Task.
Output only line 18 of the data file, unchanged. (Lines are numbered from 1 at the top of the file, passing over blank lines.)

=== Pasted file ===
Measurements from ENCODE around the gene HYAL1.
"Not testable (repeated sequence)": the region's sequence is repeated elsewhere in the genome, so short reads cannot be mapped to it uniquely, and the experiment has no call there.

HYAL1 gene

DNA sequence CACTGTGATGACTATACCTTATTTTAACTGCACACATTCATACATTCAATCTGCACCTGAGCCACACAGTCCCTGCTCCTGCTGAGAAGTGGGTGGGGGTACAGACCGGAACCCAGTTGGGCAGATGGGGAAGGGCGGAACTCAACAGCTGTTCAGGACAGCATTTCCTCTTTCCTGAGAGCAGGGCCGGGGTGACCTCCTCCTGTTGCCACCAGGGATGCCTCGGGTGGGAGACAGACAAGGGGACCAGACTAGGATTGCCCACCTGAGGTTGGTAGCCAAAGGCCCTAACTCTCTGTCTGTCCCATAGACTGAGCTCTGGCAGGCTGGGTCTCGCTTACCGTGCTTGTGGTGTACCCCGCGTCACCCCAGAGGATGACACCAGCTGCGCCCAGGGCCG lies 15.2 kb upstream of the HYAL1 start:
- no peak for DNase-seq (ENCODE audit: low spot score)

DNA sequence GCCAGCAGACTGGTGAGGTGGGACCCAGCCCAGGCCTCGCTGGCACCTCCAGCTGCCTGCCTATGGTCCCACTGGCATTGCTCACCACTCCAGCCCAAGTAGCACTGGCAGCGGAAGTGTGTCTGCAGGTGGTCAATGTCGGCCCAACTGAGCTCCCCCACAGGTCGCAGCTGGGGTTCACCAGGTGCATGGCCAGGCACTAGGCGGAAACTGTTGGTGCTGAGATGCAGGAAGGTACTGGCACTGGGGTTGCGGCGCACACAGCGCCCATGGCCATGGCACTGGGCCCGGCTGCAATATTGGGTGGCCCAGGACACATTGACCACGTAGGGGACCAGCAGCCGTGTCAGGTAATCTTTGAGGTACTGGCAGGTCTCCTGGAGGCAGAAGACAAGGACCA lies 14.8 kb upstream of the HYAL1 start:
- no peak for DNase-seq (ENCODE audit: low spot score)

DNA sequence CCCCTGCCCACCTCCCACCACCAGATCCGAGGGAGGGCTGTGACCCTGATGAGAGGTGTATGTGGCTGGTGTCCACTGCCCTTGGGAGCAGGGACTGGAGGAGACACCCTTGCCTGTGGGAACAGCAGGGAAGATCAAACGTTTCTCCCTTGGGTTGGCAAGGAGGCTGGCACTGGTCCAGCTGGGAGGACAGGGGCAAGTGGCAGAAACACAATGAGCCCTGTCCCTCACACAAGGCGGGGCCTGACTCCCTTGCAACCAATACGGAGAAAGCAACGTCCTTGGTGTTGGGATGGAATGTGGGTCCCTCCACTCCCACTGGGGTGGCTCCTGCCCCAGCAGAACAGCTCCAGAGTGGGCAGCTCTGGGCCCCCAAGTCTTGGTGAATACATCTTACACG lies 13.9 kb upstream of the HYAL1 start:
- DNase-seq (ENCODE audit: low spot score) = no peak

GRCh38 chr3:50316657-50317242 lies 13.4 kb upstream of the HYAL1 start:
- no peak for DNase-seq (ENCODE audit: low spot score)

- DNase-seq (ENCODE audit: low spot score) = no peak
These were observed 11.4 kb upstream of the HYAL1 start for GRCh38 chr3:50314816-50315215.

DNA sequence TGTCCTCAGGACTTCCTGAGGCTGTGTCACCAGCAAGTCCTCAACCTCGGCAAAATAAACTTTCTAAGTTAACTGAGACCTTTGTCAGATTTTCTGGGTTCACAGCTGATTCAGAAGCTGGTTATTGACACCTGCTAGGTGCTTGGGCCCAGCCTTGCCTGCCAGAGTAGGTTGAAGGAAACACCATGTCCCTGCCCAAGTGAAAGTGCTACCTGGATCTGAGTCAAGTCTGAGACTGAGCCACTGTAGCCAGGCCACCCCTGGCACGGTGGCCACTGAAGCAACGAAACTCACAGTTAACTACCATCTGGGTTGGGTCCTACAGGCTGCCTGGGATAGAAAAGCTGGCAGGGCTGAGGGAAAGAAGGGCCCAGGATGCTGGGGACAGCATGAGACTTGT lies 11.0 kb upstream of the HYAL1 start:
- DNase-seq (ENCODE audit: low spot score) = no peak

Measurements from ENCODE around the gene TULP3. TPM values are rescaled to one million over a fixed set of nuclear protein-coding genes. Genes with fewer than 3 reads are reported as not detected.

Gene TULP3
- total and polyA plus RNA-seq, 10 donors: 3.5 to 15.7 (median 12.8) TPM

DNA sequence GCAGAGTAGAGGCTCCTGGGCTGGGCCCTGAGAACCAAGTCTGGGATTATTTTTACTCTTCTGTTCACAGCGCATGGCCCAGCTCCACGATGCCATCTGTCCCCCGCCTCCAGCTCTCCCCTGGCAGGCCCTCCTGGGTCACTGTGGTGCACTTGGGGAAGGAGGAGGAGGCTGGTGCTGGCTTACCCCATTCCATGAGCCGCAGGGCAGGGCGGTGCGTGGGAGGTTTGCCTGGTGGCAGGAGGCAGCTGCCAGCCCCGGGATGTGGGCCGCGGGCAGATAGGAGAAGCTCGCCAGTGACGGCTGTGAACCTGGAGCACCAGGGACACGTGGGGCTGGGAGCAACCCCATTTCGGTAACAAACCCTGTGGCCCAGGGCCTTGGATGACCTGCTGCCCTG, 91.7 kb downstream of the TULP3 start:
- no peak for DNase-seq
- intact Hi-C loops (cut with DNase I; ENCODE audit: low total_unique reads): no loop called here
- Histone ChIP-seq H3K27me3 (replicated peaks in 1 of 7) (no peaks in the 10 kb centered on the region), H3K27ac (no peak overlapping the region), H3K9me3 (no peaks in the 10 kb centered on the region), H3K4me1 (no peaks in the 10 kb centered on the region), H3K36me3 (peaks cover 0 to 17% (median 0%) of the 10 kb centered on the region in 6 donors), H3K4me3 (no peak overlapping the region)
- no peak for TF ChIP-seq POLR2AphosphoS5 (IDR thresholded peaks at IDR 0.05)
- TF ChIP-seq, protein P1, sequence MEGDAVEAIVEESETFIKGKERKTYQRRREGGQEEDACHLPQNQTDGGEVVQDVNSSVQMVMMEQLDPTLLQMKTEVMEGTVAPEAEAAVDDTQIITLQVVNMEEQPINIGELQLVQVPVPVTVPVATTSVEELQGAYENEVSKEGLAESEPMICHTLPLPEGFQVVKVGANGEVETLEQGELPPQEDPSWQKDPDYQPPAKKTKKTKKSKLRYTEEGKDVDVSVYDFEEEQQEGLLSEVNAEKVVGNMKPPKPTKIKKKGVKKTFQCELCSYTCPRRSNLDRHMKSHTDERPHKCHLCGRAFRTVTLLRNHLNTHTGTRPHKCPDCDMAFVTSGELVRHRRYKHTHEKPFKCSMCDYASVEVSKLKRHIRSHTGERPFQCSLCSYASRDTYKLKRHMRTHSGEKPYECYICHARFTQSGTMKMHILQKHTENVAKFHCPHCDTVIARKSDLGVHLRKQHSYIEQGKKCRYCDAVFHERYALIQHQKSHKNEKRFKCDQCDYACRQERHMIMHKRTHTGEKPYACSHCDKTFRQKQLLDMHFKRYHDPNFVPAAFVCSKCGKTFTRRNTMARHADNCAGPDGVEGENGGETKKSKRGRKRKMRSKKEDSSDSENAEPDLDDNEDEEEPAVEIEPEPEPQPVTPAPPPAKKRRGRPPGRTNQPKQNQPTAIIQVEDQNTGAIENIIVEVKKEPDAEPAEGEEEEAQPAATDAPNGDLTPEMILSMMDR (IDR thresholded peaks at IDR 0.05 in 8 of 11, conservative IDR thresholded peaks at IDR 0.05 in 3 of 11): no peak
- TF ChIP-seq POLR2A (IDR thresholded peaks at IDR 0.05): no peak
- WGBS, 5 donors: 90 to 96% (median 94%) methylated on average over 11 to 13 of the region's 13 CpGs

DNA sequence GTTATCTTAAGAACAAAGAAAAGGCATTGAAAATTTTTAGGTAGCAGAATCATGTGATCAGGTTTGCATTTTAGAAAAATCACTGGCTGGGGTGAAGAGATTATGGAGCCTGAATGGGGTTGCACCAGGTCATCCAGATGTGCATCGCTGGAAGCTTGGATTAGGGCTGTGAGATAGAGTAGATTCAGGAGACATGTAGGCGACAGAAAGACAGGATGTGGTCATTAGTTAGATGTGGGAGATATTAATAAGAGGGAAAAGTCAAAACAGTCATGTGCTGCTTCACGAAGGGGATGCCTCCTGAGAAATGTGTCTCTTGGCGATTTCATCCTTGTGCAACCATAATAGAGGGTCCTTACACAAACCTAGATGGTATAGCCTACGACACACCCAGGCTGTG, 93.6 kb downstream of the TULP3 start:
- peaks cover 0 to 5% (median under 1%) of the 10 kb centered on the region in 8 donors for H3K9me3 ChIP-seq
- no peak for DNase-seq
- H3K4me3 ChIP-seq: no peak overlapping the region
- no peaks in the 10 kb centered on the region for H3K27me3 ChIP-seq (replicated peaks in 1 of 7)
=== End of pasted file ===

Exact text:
- total and polyA plus RNA-seq, 10 donors: 3.5 to 15.7 (median 12.8) TPM